New recommendations from doctors take us even further in the wrong direction. Action Alert.
Three medical societies—the American Association of Clinical Endocrinologists, the Obesity Society, and the American Society for Metabolic and Bariatric Surgery—jointly announced last month that they were changing their guidance on who should get metabolic and bariatric surgery, and which methods should be used.
These new guidelines state that bariatric surgery should be expanded to include mildly to moderately obese people (class 1 obesity) who have diabetes or metabolic syndrome. Eligible patients would have a body mass index (BMI) of 30 or above; for a 5’9” adult, that’s a weight of 203 lbs. or higher—only 35 pounds over what is considered a healthy weight.
This recommendation comes with a disclaimer: “Current evidence is limited by the number of subjects studied and lack of long term data demonstrating net benefit.” It is further noted that there is currently insufficient evidence for recommending a bariatric surgical procedure specifically for glycemic control alone, fat reduction alone, or cardiovascular disease risk reduction alone, independent of BMI criteria.
In their press release, this statement is immediately followed up—with no irony whatsoever—with these words: “These clinical guidelines provide evidence-based recommendations and information to help surgeons, primary care doctors and other health professionals make the most informed decisions for the benefit of patients.” Evidence-based? How absurd! There’s no evidence at all for their recommendation, by their own admission!
This is not the first time conventional medicine has recommended reducing the threshold for bariatric surgery. In 2011 we told you about an FDA panel’s recommendation that lap-band surgery be made available to 12 million more people than before.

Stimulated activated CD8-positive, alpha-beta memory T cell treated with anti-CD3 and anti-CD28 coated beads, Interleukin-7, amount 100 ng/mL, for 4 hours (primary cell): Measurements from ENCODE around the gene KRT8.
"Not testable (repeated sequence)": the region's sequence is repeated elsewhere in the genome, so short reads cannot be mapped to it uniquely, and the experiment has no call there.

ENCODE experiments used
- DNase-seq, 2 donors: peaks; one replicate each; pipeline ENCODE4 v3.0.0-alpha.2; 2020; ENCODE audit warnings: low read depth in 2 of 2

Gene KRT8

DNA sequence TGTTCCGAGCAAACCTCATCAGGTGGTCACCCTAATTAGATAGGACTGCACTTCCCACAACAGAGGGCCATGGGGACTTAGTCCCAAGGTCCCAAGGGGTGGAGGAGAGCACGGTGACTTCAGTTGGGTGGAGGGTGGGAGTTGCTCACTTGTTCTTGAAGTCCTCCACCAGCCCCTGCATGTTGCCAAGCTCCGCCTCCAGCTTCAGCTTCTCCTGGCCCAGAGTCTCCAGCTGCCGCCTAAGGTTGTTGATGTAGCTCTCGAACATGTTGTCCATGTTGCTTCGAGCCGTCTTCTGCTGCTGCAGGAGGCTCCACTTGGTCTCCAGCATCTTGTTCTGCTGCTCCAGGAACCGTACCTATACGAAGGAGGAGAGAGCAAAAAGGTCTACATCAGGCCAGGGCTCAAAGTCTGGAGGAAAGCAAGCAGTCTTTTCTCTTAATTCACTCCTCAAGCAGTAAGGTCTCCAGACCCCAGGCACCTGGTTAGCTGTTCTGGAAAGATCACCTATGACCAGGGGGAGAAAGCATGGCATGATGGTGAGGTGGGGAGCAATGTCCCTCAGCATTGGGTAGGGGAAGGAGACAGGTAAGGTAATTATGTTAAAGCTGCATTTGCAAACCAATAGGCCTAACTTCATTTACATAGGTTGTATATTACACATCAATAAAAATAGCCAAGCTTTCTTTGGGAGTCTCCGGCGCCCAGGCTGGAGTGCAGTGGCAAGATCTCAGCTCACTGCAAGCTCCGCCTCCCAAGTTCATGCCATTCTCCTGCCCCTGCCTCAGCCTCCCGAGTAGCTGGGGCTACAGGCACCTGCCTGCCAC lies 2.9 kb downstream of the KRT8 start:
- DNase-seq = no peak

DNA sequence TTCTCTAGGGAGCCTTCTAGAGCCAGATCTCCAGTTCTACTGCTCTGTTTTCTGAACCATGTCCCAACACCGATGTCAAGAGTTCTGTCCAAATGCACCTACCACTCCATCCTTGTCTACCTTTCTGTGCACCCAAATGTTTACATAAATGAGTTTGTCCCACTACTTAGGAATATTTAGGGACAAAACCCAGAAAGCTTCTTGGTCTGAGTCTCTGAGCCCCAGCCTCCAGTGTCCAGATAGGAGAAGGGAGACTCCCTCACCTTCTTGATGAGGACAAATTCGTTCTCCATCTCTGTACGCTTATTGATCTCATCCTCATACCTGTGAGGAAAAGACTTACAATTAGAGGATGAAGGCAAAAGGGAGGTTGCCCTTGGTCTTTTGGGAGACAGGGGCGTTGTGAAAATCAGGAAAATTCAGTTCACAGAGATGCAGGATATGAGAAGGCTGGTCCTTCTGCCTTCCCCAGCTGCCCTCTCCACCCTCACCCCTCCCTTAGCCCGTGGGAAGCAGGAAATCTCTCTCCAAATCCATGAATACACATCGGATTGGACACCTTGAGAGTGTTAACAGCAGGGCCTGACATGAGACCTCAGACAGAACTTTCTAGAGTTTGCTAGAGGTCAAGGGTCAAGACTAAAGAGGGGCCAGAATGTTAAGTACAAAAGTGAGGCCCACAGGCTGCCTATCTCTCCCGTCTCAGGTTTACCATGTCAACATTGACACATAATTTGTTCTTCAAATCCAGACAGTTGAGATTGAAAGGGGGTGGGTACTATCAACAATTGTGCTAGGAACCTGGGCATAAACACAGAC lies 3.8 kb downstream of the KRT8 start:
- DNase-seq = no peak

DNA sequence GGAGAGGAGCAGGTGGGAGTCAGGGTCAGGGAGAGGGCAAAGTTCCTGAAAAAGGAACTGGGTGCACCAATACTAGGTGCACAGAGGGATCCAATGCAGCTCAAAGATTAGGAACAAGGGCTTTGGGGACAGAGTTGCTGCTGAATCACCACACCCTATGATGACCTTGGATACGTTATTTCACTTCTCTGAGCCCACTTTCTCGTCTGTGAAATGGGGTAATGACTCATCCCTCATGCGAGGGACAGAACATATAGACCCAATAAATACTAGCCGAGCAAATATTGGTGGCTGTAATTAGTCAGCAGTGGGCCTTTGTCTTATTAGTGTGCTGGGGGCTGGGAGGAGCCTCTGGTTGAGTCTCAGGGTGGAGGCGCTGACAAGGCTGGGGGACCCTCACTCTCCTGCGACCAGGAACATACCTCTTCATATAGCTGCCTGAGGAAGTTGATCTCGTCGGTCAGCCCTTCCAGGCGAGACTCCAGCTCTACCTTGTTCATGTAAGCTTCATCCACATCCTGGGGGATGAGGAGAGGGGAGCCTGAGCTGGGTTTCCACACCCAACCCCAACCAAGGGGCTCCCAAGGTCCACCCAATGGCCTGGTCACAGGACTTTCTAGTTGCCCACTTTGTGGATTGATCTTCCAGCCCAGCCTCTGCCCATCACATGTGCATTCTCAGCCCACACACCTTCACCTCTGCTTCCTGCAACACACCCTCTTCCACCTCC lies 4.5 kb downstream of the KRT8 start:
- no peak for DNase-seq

Gastric bypass surgery is not only a popular medical procedure; it is also an economic goldmine. Bariatric surgery has a 45% profit margin—larger than most procedures (by contrast, other money-making procedures like coronary artery bypass surgery have an estimated profit margin of only 30%). And it’s almost always covered by insurance.
Bariatric surgery can reduce weight—at least at first. But weight loss does not necessarily result from reducing stomach size or primarily from that. New research suggests that the weight loss that occurs after gastric bypass surgery may be the result of changes to stomach flora. This study is discussed in the May 2013 issue of Dr. David Williams’s Alternatives newsletter. It has been known for some time that after surgery, the gut changes in its chemistry, not just its size—but it wasn’t clear whether the chemical changes were produced by the weight reduction, or caused it. This study found that the chemical changes were the catalyst to weight loss.
The data isn’t conclusive for humans—the study used test animals—and much remains to be understood about the process involved. If chemical changes in the gut are what causes people to lose weight, not a change in stomach size, it is better by far to shift the gut bacteria using probiotics.